Self-Esteem

Self-Esteem
Finding Gold

 
 
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When we have low self-esteem, we don’t identify our bad traits—we  identify with them. We mistake our errors for our essence. When we’re in a bad space with rock-bottom self-esteem, we tend to compound the error of feeling unacceptable, destructive or negative with thinking things are fixed—and this is the way it’s always going to be. But in reality, life is fluid. We’re alive, ergo, we’re fluid. But through our ignorance of this truth, we enclose ourselves in rigid enclosures, trapped in a box where we think we must stay forever. And we can, in fact, stay in our own prison for a very long time.

So we need to ask: Where do I feel hopeless? Why? Because I think the possibilities of life are too limited? Because I don’t deserve a more meaningful life experience? This last one often smolders underneath our life-limiting beliefs.

So then we go on: Am I hopeless about deserving more because I, perhaps justifiably, dislike certain traits in me? Now look at how we may also believe these traits define us. Hello. We have come to erroneously believe that the most obnoxious thing about us, is us. And yet, at the same time, this is what we don’t want to change.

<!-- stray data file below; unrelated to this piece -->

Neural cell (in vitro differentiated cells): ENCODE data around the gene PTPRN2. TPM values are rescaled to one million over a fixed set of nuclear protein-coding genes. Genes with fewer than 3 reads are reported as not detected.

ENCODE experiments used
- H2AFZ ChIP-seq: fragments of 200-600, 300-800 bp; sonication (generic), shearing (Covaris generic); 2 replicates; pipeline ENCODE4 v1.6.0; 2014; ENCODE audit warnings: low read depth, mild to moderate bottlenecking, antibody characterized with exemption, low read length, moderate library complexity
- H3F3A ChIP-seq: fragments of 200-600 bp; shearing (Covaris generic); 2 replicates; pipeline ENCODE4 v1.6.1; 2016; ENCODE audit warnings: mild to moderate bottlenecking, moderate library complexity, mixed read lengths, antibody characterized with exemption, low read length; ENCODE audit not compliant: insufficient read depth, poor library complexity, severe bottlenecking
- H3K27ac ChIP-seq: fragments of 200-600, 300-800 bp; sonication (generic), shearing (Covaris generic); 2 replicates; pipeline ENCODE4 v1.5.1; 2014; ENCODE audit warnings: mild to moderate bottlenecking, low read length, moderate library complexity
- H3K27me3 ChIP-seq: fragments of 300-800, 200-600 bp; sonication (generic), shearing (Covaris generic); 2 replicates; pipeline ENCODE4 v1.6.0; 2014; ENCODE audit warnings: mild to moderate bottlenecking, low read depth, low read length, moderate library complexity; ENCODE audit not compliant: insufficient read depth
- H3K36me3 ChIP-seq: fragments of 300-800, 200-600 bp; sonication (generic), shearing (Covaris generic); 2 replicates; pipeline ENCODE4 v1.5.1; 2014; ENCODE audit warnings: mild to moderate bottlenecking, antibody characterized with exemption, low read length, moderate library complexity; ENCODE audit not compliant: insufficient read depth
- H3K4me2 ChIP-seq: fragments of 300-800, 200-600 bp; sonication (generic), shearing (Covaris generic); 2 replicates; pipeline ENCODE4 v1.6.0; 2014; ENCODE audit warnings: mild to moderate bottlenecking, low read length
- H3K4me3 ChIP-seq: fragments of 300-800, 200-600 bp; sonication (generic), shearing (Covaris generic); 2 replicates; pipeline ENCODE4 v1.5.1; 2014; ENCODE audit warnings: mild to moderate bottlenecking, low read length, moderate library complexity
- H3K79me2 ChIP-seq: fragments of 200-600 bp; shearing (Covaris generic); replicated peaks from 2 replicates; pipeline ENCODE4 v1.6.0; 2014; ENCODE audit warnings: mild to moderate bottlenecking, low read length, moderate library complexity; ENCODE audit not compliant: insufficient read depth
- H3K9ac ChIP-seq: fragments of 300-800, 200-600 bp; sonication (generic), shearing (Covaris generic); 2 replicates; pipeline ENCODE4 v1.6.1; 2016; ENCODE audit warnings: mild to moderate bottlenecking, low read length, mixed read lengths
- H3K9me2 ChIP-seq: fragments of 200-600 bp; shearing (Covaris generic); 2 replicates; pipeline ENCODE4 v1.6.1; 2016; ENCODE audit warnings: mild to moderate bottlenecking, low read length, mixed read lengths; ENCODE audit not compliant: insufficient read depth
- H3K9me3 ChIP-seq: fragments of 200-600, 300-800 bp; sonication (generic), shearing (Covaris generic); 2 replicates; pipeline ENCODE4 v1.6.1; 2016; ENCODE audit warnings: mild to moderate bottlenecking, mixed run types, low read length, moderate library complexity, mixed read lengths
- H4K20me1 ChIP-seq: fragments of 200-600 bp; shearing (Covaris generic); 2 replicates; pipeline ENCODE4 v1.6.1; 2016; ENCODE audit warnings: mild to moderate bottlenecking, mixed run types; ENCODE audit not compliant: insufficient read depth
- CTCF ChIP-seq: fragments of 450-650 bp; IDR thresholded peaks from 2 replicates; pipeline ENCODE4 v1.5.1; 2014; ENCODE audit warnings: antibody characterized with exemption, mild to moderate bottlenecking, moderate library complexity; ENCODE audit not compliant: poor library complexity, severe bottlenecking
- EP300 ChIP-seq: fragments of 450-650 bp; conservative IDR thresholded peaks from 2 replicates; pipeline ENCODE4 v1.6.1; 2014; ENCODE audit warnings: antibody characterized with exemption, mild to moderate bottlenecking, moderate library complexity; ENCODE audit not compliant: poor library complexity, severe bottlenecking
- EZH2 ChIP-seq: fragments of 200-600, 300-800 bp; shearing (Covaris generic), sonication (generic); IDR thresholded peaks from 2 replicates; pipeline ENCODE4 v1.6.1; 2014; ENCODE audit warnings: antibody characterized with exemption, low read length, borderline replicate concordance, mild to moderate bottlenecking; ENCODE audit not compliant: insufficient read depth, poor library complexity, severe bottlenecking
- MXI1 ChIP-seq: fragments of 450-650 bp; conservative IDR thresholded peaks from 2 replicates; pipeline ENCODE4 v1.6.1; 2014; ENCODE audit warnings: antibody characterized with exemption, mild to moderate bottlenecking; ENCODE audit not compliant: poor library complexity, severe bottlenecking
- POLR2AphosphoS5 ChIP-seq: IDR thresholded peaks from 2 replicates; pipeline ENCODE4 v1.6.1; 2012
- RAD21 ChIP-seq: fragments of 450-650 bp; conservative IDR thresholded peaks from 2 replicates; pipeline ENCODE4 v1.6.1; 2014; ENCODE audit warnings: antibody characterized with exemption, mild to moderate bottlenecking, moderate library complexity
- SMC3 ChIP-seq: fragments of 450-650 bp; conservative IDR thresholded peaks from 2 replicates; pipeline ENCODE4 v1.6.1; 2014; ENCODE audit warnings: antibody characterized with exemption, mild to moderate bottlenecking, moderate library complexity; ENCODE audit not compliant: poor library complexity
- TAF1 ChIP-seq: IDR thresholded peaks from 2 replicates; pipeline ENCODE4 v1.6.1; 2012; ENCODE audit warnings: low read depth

Because in our heart of hearts, we don’t believe we can essentially be anything other than that which we dislike. So we hold onto these things. Otherwise, we would cease to exist. Dang. That’s the crux of the matter. This is why we hold onto destructive traits. And if we see ourselves doing this, we may despair even more. We can’t help it. We don’t understand what motivates us to hold on, almost deliberately, to what we hate in ourselves.

OK, so that’s the answer to why we do this. We hold on because we genuinely believe that’s who we are. We don’t identify the bad traits—we identify with them. And we think we are in a fixed state, so change is impossible. We have forgotten that all possibilities exist in us. By our very nature, we are already that which we believe would take great labor to produce. We’ve mistaken our errors for our essence.

This is a trap. Self-esteem can only come along if we can sense our capacity to love, to give. But we can’t feel this if we take it for granted that such a capacity doesn’t exist—if we believe we are fixed in the state we are now expressing. Our real loving self then seems alien to us.

Listen and learn more.

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Read Finding Gold, Chapter 11: Self-Esteem

Read Original Pathwork® Lecture: #174 Self-Esteem

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